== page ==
The Crowded SLA Market: Getting Your Money's Worth

As the Service Level Agreements market grows, it's getting hard to determine which vendor has the most to offer. Here's a look at some features to consider before catching this wave.

By Jacqueline Emigh | Posted Jun 14, 2002
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With billions of dollars at stake over the next few years, tools vendors are flocking to the SLA (service level agreement) management market. Many customers are already investing in vendors' products, but not all of them are getting their money's worth yet. Network administrators should be learning more about SLA management tools, analysts say.

Sales of SLA tools will amount to $4 billion over the the next three years, according to industry analyst firm Enterprise Management Associates. Vendors already active in the SLA arena include big names like Computer Associates, Hewlett-Packard, IBM-Tivoli, and Cisco, together with a long list of smaller specialists: Micromuse; Mercury Interactive; Packeteer; Brix Networks; Net Reality; and Infovista, to name a few.

"We're finding deployment of SLA tools to be very widespread already," says Rick Sturm, founder and CEO of Enterprise Management Associates. Service providers use SLA tools to prove the service levels they're providing to customers. Enterprise network managers also implement tools internally, to show whether networks are complying with policies.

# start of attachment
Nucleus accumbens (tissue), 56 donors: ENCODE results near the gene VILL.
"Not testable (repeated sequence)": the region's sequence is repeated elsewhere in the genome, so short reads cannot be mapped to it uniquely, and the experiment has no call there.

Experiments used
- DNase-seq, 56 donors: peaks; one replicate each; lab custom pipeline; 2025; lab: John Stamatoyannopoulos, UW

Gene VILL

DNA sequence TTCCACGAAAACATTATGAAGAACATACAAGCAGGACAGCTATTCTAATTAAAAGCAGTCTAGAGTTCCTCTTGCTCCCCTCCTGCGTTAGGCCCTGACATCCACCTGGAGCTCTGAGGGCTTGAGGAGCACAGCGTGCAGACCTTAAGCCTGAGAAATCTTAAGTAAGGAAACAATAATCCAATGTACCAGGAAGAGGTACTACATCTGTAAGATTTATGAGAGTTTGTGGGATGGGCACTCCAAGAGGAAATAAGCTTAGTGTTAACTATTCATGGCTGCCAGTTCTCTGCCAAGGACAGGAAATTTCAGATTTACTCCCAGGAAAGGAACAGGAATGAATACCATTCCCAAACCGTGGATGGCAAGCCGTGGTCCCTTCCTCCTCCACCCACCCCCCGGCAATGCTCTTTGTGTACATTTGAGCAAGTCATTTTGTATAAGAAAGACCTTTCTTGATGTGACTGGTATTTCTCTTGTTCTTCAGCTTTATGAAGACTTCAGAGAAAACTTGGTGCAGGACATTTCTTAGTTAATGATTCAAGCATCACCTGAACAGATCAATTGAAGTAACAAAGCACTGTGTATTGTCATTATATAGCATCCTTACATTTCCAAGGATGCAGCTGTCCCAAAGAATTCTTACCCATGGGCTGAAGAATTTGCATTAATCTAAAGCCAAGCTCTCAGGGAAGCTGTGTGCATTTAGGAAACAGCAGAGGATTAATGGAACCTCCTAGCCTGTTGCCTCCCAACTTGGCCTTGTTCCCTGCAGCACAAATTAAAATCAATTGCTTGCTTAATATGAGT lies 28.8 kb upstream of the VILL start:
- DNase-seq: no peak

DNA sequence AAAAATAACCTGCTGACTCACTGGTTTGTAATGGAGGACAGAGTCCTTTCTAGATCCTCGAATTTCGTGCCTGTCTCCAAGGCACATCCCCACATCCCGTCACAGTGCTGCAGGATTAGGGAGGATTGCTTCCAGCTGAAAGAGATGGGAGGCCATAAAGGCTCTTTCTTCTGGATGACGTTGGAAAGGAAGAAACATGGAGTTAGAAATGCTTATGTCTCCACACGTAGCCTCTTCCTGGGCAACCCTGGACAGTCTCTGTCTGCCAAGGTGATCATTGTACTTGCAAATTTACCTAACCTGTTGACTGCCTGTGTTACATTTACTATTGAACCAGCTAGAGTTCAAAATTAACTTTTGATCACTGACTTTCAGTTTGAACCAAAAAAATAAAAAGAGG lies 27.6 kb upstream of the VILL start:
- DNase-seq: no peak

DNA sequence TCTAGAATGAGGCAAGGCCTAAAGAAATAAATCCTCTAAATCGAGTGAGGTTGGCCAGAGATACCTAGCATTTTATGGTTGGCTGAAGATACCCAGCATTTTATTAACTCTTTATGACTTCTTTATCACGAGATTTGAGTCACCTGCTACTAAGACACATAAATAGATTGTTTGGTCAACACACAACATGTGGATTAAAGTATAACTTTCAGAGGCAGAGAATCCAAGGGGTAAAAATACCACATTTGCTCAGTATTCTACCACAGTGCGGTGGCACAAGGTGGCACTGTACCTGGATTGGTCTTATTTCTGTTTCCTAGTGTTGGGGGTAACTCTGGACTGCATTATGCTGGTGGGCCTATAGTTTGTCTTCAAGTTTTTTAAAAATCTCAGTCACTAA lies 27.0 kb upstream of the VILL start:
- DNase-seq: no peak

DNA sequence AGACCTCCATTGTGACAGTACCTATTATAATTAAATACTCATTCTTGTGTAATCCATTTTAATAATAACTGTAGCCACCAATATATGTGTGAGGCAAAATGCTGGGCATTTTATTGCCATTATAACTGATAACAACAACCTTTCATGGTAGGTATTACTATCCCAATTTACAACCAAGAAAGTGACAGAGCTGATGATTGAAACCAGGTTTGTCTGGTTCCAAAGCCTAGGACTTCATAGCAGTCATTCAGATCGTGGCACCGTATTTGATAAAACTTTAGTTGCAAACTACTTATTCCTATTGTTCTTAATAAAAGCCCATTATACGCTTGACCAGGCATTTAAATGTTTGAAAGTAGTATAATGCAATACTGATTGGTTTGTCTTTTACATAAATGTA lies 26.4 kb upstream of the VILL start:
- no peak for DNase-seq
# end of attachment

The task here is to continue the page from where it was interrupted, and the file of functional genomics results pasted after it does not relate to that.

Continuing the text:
"You walk down the hallways of IT departments, and you see SLAs pinned to the walls of the cubicles," maintains Todd Krautkremer, VP of marketing at Packeteer.

"Network managers, though, aren't always using all the capabilities (of SLA tools)," Sturm adds. "Technical implementation issues are not a big barrier. Nor do we find economics to be a barrier. Instead, there is a lack of knowledge. There's uncertainty about costs, training required, and how service-level reports should be utilized."

Some customers are major exceptions. For instance, Rolls-Royce Commercial Marine (RRCM) is using NetReality's WiseWAN tools to manage Internet access, as well as connections to about 35 branch offices worldwide. Most of the branches are linked to RRCM's headquarters in Norway over frame relay, but a couple of them use Internet connections.